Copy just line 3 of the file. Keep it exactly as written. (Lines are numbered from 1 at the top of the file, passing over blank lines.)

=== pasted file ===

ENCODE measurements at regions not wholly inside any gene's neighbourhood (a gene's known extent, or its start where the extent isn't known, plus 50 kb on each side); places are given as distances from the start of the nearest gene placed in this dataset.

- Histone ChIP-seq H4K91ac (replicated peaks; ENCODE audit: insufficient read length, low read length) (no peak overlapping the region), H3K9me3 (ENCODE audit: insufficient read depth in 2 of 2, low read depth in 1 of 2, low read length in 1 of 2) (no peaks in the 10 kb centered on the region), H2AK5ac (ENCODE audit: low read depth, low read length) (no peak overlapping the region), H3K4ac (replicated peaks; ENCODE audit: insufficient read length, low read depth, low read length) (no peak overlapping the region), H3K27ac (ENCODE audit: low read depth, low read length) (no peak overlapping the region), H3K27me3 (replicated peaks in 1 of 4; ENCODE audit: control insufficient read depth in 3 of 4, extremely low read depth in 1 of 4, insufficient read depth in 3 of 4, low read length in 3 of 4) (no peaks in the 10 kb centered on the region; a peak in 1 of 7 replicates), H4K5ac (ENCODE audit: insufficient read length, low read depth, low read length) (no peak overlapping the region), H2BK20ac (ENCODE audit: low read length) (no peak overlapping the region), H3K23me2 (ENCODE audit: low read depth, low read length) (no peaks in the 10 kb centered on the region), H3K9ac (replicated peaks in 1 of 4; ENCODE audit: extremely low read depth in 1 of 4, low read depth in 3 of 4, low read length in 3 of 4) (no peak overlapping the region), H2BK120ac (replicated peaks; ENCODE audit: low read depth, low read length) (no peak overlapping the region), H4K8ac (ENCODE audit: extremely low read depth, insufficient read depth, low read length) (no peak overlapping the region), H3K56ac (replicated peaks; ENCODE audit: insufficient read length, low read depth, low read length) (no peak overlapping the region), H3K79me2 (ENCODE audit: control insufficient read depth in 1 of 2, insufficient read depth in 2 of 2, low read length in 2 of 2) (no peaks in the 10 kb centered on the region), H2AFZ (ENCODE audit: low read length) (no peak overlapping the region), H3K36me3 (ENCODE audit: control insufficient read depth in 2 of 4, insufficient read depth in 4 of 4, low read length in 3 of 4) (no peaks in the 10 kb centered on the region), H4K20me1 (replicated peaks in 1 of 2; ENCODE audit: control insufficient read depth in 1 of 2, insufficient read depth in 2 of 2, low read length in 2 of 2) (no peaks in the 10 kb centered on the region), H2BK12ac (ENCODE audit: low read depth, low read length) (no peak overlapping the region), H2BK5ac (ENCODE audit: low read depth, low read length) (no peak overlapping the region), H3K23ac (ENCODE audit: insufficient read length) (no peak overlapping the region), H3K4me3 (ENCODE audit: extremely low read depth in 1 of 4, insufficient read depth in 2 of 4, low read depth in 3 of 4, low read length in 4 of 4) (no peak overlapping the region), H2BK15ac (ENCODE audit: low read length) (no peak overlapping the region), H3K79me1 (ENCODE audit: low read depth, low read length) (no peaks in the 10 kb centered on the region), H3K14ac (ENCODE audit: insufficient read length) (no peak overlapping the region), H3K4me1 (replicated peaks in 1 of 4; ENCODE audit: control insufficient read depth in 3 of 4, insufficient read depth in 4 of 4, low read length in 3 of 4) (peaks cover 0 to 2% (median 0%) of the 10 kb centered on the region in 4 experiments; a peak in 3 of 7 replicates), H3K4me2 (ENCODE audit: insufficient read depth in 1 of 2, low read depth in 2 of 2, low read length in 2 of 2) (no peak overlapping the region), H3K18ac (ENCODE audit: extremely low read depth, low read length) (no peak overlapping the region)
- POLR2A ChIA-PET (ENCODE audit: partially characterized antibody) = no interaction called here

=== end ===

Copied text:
- POLR2A ChIA-PET (ENCODE audit: partially characterized antibody) = no interaction called here